BROOKLYN — A landlord looking to sell a 57-building portfolio of residential and commercial properties scattered across Bushwick, Bed-Stuy, Sunset Park and other gentrifying neighborhoods pushed back against tenants' claims of mistreatment Thursday, saying "landlords are people too."
Tenants in four of his buildings sued in Brooklyn Housing Court Tuesday, complaining of vermin, mold, trash, destructive construction, periods without heat and hot water in the winter and no cooking gas in one of the buildings since January. They urged judges to appoint an independent administrator to make repairs in their buildings.
Landlord Jason Silverstein of Silvershore Properties — whose company is selling off about a third of his company's holdings in what's billed by the brokers Cushman and Wakefield as the second largest collection of properties for sale in New York City history — said he thought tenants were exaggerating their claims against him and in some cases lying.
"We did not act in a bad manner. There's people that are not doing nice things. They're doing bad things. I'm a father. I'm not some person that's out there like a vulture," he said. "We're not running some shoddy operation."
But tenant claims are only half the story, Silverstein said.
"There's the tenant story and the landlord story," he said.
Silvershore Properties often purchases distressed properties in dire need of repairs, he said. They renovate the buildings and part of the plan is to see which of the rent-stabilized tenants might be amendable to taking cash buyouts.
"It's not like we’re trying to kick some old lady out for $7,000," he said.
"This is a business decision. They can make it or they can not," he said. "People are protected by the city. If they don't want to move they don't have to move."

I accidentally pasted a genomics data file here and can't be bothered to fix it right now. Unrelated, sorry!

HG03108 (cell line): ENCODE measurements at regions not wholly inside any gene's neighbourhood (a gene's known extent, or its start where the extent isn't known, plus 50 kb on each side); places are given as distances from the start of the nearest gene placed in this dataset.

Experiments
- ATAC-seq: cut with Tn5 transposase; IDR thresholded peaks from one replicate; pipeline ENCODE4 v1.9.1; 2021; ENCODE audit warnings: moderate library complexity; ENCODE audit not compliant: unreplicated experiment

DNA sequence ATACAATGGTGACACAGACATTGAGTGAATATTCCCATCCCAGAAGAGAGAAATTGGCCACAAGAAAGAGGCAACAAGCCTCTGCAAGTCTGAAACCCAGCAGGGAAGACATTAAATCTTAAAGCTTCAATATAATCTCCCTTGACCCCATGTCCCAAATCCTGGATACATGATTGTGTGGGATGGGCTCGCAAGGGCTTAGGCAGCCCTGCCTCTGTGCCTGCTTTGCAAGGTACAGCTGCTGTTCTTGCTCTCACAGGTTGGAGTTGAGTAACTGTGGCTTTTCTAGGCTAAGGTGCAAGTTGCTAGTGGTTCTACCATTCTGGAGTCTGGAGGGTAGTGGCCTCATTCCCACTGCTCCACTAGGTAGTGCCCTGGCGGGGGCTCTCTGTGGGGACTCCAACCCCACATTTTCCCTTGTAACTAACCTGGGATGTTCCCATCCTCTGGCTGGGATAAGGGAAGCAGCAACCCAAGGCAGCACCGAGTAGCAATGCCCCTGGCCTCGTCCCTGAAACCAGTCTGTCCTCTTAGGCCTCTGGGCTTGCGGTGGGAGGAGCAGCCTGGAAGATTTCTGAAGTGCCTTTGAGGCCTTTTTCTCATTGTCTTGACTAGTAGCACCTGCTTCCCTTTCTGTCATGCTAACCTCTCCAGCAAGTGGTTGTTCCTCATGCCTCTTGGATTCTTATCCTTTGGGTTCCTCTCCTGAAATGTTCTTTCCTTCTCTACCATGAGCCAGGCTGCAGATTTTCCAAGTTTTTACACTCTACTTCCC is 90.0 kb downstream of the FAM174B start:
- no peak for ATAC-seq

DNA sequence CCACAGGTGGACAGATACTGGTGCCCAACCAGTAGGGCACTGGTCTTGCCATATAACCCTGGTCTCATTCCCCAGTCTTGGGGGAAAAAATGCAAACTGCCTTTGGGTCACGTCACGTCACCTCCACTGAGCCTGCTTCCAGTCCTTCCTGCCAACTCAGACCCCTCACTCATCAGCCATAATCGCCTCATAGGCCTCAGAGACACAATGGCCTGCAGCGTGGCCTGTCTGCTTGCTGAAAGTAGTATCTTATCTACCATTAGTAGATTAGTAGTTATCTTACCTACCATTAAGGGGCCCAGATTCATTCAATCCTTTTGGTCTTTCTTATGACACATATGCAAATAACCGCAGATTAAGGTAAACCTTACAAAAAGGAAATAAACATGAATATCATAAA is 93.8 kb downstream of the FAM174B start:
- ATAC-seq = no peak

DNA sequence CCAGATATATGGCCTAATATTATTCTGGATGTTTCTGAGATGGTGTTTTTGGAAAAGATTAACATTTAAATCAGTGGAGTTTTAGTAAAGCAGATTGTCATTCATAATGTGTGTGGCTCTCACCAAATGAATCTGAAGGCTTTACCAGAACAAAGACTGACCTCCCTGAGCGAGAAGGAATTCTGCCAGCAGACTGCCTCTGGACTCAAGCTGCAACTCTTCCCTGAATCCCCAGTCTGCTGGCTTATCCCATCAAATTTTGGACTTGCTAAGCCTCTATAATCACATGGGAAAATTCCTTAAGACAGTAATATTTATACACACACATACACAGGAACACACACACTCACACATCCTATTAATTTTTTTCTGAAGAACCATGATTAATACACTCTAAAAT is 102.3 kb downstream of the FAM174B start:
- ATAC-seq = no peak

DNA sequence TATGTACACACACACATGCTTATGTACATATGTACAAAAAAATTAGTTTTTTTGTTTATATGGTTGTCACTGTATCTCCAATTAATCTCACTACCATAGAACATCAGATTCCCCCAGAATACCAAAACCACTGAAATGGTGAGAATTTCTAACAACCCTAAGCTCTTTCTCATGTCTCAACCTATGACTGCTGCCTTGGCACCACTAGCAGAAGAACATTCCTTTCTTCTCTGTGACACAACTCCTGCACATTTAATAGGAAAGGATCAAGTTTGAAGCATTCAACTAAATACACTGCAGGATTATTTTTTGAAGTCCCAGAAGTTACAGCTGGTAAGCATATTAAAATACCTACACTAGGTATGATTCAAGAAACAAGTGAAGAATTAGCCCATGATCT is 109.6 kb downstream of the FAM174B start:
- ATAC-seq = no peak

"We’re not bad guys," he added. "We've done everything required of us and more."
He tried to explain away a host of violations that were levied against them by the city.
The DOB issued a violation against the building and cut off the gas to a Silvershore building at 196 Kinglsand Ave. in January after an inspector found illegal gas lines had been installed and that the building was also being supplied gas without permits, online DOB records show. The property also has $27,000 in unpaid fines.
Silvershore Properties rep Jonathan A. Cohen blamed the illegal gas lines on the building's prior owner who he said illegally converted the basement into an apartment before Silvershore bought the building in 2015.
He added that Silvershore Properties installed an oil boiler and got hot water and heat up and running with emergency permits, Silverstein said, citing DOB permit and a letter explaining the situation from Boro Energy.
He said even though the gas remains off, they've been trying to offer tenants electric stoves instead of replacing the whole buildings' gas lines which could take months and would require entry into all the tenants apartments which many won't allow. But tenants have been pushing back.
"They think they can rule the situation," he said. "It's our building."
In the Humboldt building, which HPD records show has 100 open building violations and rampant vermin infestation, Silverstein said renovations are now complete and an inspector should come in the next few weeks to certify that.
He blamed rodents on an open construction site next door and said they have exterminators.
He added that they offered residents rent abatements and hotel vouchers for the time they spent without heat or hot water in the winter, providing email correspondence with tenants as proof.
But Silverstein's arguments didn't sway lawyers who said their clients had been offered buyouts in violation of the city's protocol which requires offers be made in writing along with an explanation of tenants' rights to reject them, and said that deciding not to repair gas lines in the Kingsland Avenue building revealed the true motives of wanting to do minimal investment in order to flip the building and turn a profit.
"Landlords need to stop complaining about how hard their job is," said Sam Chiera, a lawyer from Brooklyn Legal Services representing tenants on Kingsland Avenue. "If the job is that hard, don't buy the building."
Sherief Gaber, an attorney at the Urban Justice Center representing tenants in the three other buildings said his clients housing conditions have deteriorated, "in some cases egregiously since [Silvershore] took ownership of the buildings."
"The pattern of neglect that we have seen...just a failure to maintain these buildings, we feel speaks for itself," he said. "This is their property; but it's people's homes."
The tenants are due back in Brooklyn Housing Court on July 11.